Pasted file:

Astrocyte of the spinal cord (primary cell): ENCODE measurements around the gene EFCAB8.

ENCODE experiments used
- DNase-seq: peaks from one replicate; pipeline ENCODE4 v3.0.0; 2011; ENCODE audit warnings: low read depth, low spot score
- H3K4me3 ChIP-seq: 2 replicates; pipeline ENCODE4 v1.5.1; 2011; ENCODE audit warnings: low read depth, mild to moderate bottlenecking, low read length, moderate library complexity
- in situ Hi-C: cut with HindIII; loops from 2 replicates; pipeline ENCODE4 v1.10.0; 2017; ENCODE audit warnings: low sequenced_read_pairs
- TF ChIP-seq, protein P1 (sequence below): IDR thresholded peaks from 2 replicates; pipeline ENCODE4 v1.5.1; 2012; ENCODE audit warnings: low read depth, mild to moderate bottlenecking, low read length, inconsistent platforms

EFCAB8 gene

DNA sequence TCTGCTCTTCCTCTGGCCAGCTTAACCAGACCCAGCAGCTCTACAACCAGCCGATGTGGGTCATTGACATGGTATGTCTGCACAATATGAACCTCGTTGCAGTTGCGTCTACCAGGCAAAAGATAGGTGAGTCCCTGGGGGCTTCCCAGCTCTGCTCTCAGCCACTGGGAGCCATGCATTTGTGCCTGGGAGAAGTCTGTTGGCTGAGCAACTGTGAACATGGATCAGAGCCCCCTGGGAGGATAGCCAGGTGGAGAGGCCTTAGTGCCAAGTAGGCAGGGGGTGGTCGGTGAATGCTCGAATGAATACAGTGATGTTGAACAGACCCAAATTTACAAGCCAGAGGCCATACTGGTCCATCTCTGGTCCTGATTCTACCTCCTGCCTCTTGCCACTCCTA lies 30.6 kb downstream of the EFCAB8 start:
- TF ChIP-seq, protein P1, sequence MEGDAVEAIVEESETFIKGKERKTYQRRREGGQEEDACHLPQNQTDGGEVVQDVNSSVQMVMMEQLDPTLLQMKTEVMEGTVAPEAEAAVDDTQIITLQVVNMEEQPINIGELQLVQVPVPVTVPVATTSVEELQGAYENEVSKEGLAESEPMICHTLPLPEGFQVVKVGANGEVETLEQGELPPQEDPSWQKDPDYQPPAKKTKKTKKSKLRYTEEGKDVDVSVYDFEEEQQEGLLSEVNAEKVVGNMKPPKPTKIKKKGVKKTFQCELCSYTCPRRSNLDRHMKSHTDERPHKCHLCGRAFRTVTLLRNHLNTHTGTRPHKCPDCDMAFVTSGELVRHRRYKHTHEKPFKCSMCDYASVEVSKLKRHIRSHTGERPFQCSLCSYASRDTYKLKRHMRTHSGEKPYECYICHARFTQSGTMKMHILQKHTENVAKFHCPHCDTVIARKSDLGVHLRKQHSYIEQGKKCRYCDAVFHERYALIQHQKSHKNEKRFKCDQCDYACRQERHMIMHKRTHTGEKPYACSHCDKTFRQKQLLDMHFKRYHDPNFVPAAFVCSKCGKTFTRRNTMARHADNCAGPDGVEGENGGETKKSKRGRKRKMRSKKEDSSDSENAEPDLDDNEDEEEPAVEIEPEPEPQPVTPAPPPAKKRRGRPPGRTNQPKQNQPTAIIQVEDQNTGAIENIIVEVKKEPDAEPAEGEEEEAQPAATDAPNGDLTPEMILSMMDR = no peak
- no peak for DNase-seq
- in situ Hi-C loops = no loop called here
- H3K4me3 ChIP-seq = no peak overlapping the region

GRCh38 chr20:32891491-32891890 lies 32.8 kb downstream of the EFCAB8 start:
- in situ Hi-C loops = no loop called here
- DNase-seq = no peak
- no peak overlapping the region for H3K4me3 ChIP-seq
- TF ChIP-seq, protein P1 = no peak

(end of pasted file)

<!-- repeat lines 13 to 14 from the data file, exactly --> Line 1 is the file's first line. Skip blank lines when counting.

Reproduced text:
GRCh38 chr20:32891491-32891890 lies 32.8 kb downstream of the EFCAB8 start:
- in situ Hi-C loops = no loop called here